9. As Osler writes, “During the Renaissance and seventeenth century, the growth of empirical investigation, especially in natural history, yielded less-than-certain knowledge about the world, making it increasingly difficult to assimilate natural philosophy into the Aristotelian apodictic model for science” (Osler 1998, p. 91).
10. Responding to an objection about the conflict of his law with observations, Descartes writes: “It often happens that experience can seem initially to be incompatible with the rules which I have just explained, but the reason for this is obvious. For the rules presuppose that the two bodies B and C are perfectly hard and are so separated from all other bodies that there is none other in their vicinity which could either help or hinder their movement. And we see no such situation in this world” (AT IXB 93, translated and discussed in Desmond Clarke, “Descartes’ philosophy of science”, Cambridge Companion to Descartes, p. 269).
11. Mandelbaum writes “It was…characteristic of Descartes’ ideal of knowledge…[that] effects were to be explained through their causes, that is, properties through the substances which served as their grounds. However, Boyle reversed this order, and insisted that knowledge proceed from effects to causes; knowledge for him was to be observational and empirical, not rational. Locke wholly agreed with Boyle’s method. It was because he agreed with this method, and because he none the less adopted the stricter Cartesian definition of ‘knowledge,’ that Locke refused to characterize our information concerning material bodies as knowledge” (Mandelbaum 1964, p. 53).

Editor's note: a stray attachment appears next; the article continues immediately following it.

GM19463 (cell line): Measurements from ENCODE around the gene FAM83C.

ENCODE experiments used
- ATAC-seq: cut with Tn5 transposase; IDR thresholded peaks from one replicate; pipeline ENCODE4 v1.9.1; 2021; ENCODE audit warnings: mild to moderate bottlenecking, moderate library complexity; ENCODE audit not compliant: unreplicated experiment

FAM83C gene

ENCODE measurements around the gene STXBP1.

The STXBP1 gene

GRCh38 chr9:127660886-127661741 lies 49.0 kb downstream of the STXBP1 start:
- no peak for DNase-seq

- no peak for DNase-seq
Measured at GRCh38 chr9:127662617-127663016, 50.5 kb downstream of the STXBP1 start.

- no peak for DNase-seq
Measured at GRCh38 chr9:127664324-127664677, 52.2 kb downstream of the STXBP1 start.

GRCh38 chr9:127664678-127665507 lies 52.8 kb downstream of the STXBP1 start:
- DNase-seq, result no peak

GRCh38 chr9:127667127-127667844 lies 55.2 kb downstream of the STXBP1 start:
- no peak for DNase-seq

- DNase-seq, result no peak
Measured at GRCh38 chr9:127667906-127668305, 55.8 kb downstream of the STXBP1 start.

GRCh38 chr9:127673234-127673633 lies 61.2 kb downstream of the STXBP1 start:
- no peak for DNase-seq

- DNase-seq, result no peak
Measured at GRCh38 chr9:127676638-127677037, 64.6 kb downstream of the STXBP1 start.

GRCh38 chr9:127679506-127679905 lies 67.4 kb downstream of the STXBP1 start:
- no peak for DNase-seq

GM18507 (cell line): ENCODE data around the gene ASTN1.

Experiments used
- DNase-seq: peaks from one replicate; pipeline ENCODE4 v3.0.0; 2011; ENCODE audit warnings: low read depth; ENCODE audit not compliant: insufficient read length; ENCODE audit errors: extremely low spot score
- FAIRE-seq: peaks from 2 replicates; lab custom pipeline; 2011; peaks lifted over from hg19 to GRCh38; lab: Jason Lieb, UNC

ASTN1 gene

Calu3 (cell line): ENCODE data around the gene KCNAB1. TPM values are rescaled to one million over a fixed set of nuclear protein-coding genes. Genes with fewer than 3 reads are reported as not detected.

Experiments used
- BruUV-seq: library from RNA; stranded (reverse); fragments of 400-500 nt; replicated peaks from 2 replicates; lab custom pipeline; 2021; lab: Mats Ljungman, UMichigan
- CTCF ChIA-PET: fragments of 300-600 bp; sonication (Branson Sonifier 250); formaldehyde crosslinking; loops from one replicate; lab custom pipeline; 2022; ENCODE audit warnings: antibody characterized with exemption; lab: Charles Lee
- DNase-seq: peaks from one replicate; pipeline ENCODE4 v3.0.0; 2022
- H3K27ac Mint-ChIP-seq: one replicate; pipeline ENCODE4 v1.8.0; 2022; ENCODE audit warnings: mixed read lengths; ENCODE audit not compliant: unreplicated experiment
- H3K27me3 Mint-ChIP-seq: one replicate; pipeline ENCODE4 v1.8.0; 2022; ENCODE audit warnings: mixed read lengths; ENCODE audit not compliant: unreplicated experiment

12. A good discussion of this point may be found in Jolley 1999, Ch. 4 (“The Philosophy of Matter”). It should be noted that people might disagree at different times or places about which set of qualities identifies any given kind; that is to say, the nominal essence, by which we classify particular things as belonging to a natural kind, might vary across times and communities. There is thus a distinction to drawn between that set of intrinsic qualities from which any given nominal essence flows, and that set of intrinsic qualities responsible for all of the thing’s qualities. Lisa Downing (2007, Section 6) suggests, in concurrence with Paul Guyer, that we avoid confusion by ‘regimenting’ Locke’s terminology, using the term ‘real essence’ to refer to the former, and ‘real constitution’ to refer to the latter. Although I have not adopted it, this is certainly a worthy suggestion.
13. The term ‘tertiary qualities’ has arisen in the secondary literature to refer to the qualities that Locke describes as follows:
“To these might be added a third sort which are allowed to be barely Powers though they are as much real Qualities in the Subject, as those which I to comply with the common way of speaking call Qualities, but for distinction secondary Qualities. For the power in Fire to produce a new Colour, or consistency in Wax or Clay by its primary Qualities, is as much a quality in Fire, as the power it has to produce in me a new Idea or Sensation of warmth or burning, which I felt not before, by the same primary Qualities, viz. The Bulk, Texture, and Motion of its insensible parts” (E II.viii.10, p. 135).
14. The example is not Locke’s.
15. See Jolley, 2002, pp. 68–69.
16. Wilson has argued that “Locke’s views about the relation of thought and matter turn out ultimately to undercut the central claim that a body’s sensible qualities flow from the primary qualities of insensible particles—and with it the notion that secondary qualities are explainable in terms of primary ones” (Wilson, 1999, p. 198).